Police have reported a surge in the number drug-driving arrests, since the introduction of a new drug drive law and roadside drug tests in March last year.

According to the Department for Transport, Cheshire police reported that between March 2015 and January 2016, a total of 530 suspected drug drivers were arrested, an increase of 800 percent from the 70 arrests during the previous year. The Ministry of Justice is set to reveal the data for all regional police forces later this year.

Provisional figures for England and Wales suggest that during the 2015 Christmas drink and drug drive campaign, there were 1,888 drug screening tests carried out, of which almost half produced a positive result.

Under new drug driving legislation, introduced in March 2015, it is illegal to drive with any of 17 illegal and prescription drugs over a specified limit. Previously, police had to demonstrate that a driver was impaired by drugs in order to succeed in a prosecution of a driver.

Roadside swab tests, made available in 2015, can identify whether a driver is under the influence of cocaine and cannabis. Further tests can be carried out at a police station to establish whether drivers are under the influence of any one of 17 specified drugs.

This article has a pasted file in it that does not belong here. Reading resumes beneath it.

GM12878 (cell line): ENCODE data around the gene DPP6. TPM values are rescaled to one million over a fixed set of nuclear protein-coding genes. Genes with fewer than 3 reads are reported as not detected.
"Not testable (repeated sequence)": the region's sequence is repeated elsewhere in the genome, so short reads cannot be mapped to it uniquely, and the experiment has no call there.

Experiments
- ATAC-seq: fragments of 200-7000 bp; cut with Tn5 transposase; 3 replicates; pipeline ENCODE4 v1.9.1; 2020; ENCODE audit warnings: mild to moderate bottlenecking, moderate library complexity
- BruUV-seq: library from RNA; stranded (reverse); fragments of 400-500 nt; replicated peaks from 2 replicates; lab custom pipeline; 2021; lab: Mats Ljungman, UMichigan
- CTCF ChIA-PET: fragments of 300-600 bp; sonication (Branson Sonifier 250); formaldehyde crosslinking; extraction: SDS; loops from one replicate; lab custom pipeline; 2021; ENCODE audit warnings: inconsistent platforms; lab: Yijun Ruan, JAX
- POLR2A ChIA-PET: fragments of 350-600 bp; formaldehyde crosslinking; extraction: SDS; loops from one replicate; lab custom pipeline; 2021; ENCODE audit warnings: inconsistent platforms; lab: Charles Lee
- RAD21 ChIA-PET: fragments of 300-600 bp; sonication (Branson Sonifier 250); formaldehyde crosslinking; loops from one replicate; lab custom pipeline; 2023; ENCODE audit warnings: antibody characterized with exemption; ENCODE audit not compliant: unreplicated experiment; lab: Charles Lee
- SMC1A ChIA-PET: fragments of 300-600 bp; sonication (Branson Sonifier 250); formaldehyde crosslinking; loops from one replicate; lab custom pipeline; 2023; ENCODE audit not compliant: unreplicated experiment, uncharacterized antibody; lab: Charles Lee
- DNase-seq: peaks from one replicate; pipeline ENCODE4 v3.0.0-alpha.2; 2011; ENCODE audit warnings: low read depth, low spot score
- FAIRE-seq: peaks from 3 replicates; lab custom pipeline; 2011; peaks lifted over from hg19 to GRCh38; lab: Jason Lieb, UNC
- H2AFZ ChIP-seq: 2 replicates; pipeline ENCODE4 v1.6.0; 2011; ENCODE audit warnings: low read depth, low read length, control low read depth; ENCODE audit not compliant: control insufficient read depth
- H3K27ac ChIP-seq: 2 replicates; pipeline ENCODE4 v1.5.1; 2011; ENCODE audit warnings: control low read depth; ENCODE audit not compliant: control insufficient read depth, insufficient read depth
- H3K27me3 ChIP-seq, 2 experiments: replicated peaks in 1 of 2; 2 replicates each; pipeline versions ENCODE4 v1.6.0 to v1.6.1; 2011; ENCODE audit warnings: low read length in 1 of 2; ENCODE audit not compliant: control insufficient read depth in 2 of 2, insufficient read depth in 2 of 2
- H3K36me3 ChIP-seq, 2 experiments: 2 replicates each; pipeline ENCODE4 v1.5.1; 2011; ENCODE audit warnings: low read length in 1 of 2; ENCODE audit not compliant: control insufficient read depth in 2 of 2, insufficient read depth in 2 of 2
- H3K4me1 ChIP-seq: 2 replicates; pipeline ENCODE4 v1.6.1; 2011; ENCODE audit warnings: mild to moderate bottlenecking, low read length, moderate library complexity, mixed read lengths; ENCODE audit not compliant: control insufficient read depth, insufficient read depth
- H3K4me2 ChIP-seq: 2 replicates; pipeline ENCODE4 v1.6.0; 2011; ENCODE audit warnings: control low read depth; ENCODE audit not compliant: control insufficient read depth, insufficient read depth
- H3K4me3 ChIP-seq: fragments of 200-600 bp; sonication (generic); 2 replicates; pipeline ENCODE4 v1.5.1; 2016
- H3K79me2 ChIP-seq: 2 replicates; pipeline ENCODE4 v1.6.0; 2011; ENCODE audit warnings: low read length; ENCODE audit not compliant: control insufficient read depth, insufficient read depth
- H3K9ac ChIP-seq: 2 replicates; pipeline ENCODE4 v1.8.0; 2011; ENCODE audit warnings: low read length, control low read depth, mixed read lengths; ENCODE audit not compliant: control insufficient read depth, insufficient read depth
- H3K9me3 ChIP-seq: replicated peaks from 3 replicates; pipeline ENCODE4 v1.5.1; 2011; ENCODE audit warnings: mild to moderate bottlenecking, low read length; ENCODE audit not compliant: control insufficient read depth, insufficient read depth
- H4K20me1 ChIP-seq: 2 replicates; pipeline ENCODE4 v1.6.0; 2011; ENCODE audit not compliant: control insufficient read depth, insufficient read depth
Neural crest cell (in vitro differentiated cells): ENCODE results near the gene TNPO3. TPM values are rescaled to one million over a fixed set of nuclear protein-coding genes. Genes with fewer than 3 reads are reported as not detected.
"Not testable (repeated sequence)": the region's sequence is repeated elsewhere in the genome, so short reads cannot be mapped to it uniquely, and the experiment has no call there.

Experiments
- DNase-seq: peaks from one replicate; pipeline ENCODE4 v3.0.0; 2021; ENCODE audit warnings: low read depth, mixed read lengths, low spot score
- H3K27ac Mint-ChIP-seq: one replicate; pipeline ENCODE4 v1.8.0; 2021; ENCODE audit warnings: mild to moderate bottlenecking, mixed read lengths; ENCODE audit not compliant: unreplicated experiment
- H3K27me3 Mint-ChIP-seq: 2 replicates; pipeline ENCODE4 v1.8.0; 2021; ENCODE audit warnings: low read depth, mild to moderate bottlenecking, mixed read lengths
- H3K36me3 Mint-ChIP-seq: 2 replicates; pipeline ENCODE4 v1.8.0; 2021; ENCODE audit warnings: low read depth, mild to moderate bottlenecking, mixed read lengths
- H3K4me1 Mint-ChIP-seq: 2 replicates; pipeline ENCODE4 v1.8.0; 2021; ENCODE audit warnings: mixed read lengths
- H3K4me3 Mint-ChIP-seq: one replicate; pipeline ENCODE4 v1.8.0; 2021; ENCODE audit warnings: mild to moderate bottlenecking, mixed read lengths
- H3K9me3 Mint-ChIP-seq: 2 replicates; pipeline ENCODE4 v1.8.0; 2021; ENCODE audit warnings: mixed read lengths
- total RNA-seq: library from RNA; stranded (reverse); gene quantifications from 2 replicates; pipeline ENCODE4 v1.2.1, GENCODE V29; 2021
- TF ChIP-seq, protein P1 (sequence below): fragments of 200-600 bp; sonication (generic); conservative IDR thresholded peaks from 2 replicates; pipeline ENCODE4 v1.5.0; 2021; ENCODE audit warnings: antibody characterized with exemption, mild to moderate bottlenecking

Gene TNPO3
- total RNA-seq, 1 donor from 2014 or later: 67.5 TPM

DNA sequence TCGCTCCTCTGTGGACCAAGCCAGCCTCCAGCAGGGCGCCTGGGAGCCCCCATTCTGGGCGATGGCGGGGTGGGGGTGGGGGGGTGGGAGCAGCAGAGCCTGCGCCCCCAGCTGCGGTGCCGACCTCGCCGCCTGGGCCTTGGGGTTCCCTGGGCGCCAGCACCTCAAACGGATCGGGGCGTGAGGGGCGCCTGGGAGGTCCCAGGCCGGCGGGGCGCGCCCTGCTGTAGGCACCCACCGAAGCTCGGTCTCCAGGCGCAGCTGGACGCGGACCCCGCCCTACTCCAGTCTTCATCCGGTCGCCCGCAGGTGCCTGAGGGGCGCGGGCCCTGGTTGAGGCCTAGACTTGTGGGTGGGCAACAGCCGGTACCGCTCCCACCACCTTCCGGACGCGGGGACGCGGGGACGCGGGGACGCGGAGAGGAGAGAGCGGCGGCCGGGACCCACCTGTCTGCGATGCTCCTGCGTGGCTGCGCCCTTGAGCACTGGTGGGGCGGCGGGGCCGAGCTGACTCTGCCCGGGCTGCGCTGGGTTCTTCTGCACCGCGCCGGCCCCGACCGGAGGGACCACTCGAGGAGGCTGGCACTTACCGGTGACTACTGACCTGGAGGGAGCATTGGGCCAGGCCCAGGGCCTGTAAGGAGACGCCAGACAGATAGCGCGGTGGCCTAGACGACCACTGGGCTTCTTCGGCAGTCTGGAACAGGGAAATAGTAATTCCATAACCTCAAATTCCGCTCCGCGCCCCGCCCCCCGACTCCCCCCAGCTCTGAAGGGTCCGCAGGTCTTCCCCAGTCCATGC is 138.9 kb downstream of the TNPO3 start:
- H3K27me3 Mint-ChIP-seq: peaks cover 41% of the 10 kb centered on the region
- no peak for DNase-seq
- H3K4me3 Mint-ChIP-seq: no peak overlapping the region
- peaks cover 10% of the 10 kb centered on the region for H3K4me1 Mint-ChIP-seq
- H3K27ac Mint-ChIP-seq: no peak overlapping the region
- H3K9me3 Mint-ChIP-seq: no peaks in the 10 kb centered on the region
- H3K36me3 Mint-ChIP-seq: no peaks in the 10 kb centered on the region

David Robinson, a specialist road traffic accident solicitor in Thompsons Solicitors’ Newcastle office, said: “While the rise in drug driving arrests during the last year is welcome news, it is an issue that has been largely overlooked by the government until very recently.

“Driving under the influence of drugs is incredibly dangerous and puts lives at risk, yet it lacks the high-profile condemnation associated with drink driving. The government must ensure awareness campaigns and punishments for drug drivers match those associated with drink driving if it is to be seen as something that is not tolerated by the public.

“Deaths on UK roads are on the rise and it is essential police forces are properly resourced to catch and apprehend reckless drivers who flout the law, often causing cause serious and fatal road traffic collisions.”